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Towards the immediate Rescue of All Abductees! North Korean Human Rights Abuses Awareness Week Essay Competition 2023 / Hosted by Headquarters for the Abduction Issue, Government of Japan Supportes by the Ministry of Justice,and the Ministry of Fotreign Affairs, and the Ministry of Education,Culuture,Sports,Science and Technology

Award-winning essay


High School Category 1st Prize

Inheritance: Learning from YOKOTA Shigeru's Conviction

IKEDA Kazune
11th grade, Eishin Junior and Senior High School

 "I want to see my daughter." With that sole intent, he stood on the street with his wife Sakie as longtime representative and founder of the Association of Families of Victims Abducted by North Korea. They went to schools nationwide and spoke 1,400 times.

 But his wish wasn't granted. 43 years have passed since his daughter Megumi, who was 13 years old at the time, was kidnapped to North Korea. YOKOTA Shigeru, who held close to him the comb that Megumi gave him as a birthday present, passed away in June of 2020 at age 87.

 I always considered this too-depressing issue of abduction through Shigeru. On TV, he gave the impression of being calm and gentle. Even when public opinion and lobbying regarding North Korea leaned towards the radical, Shigeru's voice, figure and comments were calm and I felt that he honored a dialogue-driven resolution. And through Shigeru, the abduction issue came to be taken as a significant human rights violation issue.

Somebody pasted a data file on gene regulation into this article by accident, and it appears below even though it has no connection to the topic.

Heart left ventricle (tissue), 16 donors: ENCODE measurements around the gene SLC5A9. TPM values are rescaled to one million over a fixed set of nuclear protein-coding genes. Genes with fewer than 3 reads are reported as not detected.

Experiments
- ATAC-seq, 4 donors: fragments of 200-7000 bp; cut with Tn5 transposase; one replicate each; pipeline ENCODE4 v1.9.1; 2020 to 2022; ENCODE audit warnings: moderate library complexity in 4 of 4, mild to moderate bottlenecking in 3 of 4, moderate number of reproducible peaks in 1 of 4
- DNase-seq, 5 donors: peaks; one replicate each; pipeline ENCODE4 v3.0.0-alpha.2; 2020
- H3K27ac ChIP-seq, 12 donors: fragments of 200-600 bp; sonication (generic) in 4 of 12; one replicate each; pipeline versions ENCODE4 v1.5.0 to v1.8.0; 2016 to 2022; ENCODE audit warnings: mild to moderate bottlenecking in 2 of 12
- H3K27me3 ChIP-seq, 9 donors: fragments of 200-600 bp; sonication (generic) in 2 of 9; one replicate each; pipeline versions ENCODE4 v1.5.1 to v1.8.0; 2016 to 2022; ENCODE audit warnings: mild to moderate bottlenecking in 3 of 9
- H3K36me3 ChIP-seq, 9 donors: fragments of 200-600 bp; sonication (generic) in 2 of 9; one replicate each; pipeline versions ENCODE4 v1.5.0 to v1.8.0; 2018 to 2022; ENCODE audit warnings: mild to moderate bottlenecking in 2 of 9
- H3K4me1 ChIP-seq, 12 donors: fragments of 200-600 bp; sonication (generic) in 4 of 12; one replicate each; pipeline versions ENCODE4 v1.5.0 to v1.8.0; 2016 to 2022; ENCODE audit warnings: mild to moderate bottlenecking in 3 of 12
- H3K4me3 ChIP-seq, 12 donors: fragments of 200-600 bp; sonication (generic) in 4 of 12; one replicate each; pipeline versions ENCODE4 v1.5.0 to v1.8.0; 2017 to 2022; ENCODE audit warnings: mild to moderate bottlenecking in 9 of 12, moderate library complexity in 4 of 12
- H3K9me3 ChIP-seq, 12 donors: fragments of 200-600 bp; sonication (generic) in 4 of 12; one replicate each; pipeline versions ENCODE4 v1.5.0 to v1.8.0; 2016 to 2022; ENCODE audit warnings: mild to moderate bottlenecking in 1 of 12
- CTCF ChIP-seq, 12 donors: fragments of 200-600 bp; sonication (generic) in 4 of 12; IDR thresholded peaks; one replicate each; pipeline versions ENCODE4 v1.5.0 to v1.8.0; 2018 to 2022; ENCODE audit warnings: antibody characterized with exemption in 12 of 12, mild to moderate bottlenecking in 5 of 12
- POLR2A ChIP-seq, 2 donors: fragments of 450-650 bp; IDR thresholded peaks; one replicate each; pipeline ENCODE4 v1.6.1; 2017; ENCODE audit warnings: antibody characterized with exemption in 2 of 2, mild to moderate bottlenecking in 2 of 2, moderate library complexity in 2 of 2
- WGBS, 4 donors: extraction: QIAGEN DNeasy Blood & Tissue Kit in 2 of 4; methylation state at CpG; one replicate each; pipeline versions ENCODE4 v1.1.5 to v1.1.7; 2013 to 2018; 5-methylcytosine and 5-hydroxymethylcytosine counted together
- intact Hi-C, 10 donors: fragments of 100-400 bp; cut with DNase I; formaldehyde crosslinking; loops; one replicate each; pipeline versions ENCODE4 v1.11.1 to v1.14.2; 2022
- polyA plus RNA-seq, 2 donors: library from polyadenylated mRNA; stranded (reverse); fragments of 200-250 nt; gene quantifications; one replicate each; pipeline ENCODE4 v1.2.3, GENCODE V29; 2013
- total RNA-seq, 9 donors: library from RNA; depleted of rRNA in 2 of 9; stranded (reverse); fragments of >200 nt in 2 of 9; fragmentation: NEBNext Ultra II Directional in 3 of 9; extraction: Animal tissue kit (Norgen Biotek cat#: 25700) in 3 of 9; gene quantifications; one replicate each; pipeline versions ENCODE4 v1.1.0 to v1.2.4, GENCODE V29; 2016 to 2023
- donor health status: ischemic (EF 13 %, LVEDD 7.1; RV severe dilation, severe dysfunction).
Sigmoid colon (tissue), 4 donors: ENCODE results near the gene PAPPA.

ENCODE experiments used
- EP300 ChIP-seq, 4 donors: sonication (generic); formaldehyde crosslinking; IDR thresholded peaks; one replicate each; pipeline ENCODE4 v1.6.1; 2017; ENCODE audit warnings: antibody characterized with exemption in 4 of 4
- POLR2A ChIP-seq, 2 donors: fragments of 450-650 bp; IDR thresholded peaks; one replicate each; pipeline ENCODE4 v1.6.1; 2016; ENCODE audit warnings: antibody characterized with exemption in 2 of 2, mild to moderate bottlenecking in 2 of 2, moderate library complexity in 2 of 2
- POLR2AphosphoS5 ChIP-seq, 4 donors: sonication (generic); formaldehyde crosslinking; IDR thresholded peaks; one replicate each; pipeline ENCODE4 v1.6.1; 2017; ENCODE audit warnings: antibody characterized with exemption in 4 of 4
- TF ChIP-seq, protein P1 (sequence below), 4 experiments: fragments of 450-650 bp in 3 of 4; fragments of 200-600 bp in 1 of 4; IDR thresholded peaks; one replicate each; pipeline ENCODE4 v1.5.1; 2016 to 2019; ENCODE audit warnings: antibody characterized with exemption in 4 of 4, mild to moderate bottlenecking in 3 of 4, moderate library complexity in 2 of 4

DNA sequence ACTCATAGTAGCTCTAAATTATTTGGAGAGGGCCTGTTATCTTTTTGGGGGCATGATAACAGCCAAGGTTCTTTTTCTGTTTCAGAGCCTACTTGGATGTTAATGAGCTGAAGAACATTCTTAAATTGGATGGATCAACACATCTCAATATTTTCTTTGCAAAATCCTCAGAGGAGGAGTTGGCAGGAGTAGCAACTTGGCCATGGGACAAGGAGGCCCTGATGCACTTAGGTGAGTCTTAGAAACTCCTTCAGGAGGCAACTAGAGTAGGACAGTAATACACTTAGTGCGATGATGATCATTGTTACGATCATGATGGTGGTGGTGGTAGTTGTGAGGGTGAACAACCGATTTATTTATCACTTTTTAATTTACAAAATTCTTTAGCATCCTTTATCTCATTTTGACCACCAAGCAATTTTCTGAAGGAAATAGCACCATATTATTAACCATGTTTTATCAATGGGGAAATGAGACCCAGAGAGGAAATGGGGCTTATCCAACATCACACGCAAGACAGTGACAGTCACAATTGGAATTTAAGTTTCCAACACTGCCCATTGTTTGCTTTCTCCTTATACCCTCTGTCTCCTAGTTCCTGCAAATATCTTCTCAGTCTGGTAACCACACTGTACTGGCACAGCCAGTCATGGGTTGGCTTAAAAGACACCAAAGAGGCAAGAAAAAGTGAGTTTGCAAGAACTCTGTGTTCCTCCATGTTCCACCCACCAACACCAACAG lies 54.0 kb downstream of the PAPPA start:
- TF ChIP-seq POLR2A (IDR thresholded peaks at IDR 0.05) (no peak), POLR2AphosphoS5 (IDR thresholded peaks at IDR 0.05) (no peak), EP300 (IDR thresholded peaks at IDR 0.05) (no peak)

In the past the Yokotas were divided in opinion on whether or not to publicize Megumi's name. There was the fear that if they publicly announced her name, she might be killed by North Korea. However, Shigeru concluded that it was feeble to bring her to public attention as "Y.M.", and decided to publicly announce her name. As a father, he had the strong determination to get back his daughter unconditionally.

 Shigeru liked to take photos of his family as a subject matter. In the numerous photographs that appeared in the anime "Megumi" (Government Headquarters for Countermeasures Against the Abduction of Japanese by North Korea), I felt the overflowing love Shigeru had for Megumi. For Shigeru, capturing his family on camera was a happy part of his daily life. But this was suddenly lost to him. Shigeru stopped taking photos after that day.

 When I heard of Shigeru's passing, I felt a sense of urgency. At this rate, it wouldn't just be the the victims' families who'd pass away, but the victims themselves. I get the sense that North Korea is waiting for that to happen.

 It feels as though interest in this issue is declining within Japan. That feels dangerous to me. It may be trite, but I think that if all people in Japan continued to hold strong interest in this issue, and every single person kept expressing the opinion that they would under no circumstances give up this issue of human rights violation, it would lead to Shigeru's conviction and actions being passed on, and make North Korea budge.

 In October of 2002, five abductees including HASUIKE Kaoru returned to Japan. At that time, Megumi's death was announced, and Shigeru wailed without shrinking from the public gaze, which was unlike himself. But Shigeru, as the representative of the association of families, said considerately, "The families of those who were fine, please be joyful without feeling the need to hold back." I respect Shigeru's sense of responsibility, kindness and courage from the bottom of my heart. I also want to become someone like that.

 HASUIKE Kaoru said this: "No matter what it takes, we must have all abductees brought back to Japan while their parents' generation is still living." That is exactly what I think. This issue and no other is my matter.

North Korean Human Rights Abuses Awareness Week Essay Competition 2023

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